I remember once we almost got snowed in at the embassy. Many roads were impassable and a rumour went around that we might have to bed down in our offices for the night. Sandra was beside herself. She prowled by the door in a state of high agitation. She was desperate to get into the parking lot and fire up her Chevy. She had to get out of the embassy come hell or high snow. The idea of being caught ‘senza trucco’ or without her make-up, absolutely appalled her. What if one of the diplomats saw her unmasked? What if the ambassador himself caught sight of the blank canvas that was her real face? Then they would know. They would know that Sandra was a fabrication. That without her painted mask she wasn’t fit to be seen.
Sandra had already been at the embassy several years when I joined, and for some reason she took a liking to this awkward Black-British girl who was struggling to come to terms with Italian diplomatic life. The press office was a through-road to the inner workings of the embassy and Sandra often sailed passed my desk, hips a-sway like a catwalk model. ‘I love your necklace’ or ‘great boots’ was all it took to make her dally at my desk for a while. Here, like a Zen master giving careful instruction to his student, she would ply me with tips on make-up and clothes; tips she felt my un-stylish British self so badly needed.
‘I like them but I’ve never worn them. They’ll look good on you with your darker skin colour’ she said tossing the earrings onto my desk one day. And I did wear them often for a while, but then my life and my style moved on and just like those monumental chandeliers, the earrings seemed a little too overblown, a little too showy, and they’ve been gathering dust in a jewellery box for years. On the few occasions that I’ve worn them since, it’s been more out a sense of nostalgia than style.
I re-visited Washington some years ago and the new embassy on Whitehaven Street is a showpiece of Italian architectural design. Outside it’s all sharp, sleek lines and inside it’s airy and spacious and flooded with light. It’s almost twenty-five years old now but it still looks classy and cutting-edge. It sits comfortably alongside the prestigious buildings of the other diplomatic missions on and around Embassy Row.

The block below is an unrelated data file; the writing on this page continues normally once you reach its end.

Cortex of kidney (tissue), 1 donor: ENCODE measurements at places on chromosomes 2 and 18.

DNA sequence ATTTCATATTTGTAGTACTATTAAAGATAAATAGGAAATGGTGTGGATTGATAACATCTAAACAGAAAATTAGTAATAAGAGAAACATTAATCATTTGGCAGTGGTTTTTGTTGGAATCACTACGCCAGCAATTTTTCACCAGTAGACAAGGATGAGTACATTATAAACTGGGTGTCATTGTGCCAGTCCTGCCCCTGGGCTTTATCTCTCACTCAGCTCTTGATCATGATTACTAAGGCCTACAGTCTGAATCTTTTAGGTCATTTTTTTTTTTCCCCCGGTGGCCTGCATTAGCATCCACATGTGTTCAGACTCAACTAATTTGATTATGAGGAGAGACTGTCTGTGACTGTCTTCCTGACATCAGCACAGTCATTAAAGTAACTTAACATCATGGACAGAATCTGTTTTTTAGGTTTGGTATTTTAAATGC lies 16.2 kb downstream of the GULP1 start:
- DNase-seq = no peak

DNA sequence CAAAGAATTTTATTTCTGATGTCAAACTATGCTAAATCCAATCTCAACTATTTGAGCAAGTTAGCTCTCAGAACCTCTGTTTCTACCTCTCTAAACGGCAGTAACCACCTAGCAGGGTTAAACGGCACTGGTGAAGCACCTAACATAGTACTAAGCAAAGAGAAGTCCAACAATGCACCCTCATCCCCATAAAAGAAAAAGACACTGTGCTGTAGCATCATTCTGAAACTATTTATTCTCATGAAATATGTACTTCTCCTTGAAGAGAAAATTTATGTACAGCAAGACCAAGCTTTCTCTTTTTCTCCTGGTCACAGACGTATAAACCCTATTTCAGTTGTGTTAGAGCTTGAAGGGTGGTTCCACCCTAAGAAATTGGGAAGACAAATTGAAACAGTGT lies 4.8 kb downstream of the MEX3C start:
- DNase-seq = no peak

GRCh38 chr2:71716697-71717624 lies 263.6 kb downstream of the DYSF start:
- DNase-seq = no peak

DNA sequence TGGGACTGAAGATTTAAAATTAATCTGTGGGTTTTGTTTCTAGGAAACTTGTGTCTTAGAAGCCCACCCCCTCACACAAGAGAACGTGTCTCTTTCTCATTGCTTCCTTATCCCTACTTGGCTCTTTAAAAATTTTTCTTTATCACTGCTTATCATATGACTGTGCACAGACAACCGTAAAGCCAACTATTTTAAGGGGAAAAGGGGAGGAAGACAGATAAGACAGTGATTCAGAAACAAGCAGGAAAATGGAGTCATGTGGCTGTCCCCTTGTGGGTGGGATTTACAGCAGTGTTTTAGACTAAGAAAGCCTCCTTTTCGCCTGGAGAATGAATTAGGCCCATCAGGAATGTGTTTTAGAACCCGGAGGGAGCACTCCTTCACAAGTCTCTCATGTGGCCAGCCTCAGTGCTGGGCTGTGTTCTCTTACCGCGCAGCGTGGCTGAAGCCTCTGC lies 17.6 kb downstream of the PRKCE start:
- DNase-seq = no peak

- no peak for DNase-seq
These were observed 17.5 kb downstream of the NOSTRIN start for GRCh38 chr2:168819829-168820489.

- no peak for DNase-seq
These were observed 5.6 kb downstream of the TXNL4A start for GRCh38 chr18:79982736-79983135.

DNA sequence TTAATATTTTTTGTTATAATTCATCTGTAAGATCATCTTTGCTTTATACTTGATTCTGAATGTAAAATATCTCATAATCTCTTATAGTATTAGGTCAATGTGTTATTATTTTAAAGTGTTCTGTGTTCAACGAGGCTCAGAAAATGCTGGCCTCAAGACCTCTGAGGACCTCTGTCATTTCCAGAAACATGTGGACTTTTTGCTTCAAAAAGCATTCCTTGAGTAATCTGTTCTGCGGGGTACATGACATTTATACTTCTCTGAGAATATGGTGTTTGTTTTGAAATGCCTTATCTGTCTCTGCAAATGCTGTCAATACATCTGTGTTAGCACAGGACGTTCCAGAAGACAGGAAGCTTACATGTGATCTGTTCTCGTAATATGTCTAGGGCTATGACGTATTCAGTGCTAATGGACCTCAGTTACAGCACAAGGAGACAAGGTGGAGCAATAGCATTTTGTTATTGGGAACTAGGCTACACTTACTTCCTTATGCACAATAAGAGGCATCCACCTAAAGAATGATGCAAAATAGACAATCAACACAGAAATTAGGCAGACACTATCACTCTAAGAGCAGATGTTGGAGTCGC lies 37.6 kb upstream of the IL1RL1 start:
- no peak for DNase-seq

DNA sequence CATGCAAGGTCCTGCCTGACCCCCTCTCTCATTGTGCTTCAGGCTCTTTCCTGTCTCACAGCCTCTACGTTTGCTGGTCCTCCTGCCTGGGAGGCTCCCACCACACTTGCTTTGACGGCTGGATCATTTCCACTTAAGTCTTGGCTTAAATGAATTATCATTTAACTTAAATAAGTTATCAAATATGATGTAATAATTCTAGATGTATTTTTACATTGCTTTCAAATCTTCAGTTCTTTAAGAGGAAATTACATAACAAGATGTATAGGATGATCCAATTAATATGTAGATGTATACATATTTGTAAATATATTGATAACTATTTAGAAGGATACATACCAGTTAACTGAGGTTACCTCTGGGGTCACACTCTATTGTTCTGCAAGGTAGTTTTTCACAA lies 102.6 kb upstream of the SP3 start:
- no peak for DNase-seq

It couldn’t be further away from the drafty old bedrooms, grand receiving rooms and butler’s pantries we requisitioned as ‘offices’ for years, and where Sandra glided about like a queen in exile. Yet for all that, the old embassy with its neglected inner courtyard and its Rococo chandeliers had an unforgettable old-world charm.
Sandra and I weren’t close; I only really knew her by her stylish reputation. But she has remained for me the personification of the Italian word for make-up, ‘trucco’ which literally means ‘trick’ in the same way that magicians do tricks. The Italian verb for to put on make-up is ‘truccarsi,’ literally to ‘trick oneself’ into being more attractive by applying powders and paints.
Make-up, it’s the trick of making ourselves look better, and some of us pull it off better than others. But for women like Sandra, it’s an art form of invention and creation that you continually work at. It’s a piece of visual art that goes on exhibition every day and the real you can hide out behind it or even be completely invisible
pictures: Former Italian Embassy at 1601 Fuller Street, NW Washington DC (now converted to luxury apartments) /Vintage Venetian Murano Chandelier/Present Embassy of Italy on Whitehaven Street NW, Washington D.C